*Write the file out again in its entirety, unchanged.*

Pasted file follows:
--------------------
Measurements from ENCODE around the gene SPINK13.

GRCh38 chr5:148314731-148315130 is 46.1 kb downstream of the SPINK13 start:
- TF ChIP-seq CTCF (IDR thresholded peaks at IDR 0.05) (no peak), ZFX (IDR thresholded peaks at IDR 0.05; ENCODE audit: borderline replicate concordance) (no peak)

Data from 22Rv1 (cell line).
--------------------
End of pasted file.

Measurements from ENCODE around the gene SPINK13.

GRCh38 chr5:148314731-148315130 is 46.1 kb downstream of the SPINK13 start:
- TF ChIP-seq CTCF (IDR thresholded peaks at IDR 0.05) (no peak), ZFX (IDR thresholded peaks at IDR 0.05; ENCODE audit: borderline replicate concordance) (no peak)

Data from 22Rv1 (cell line).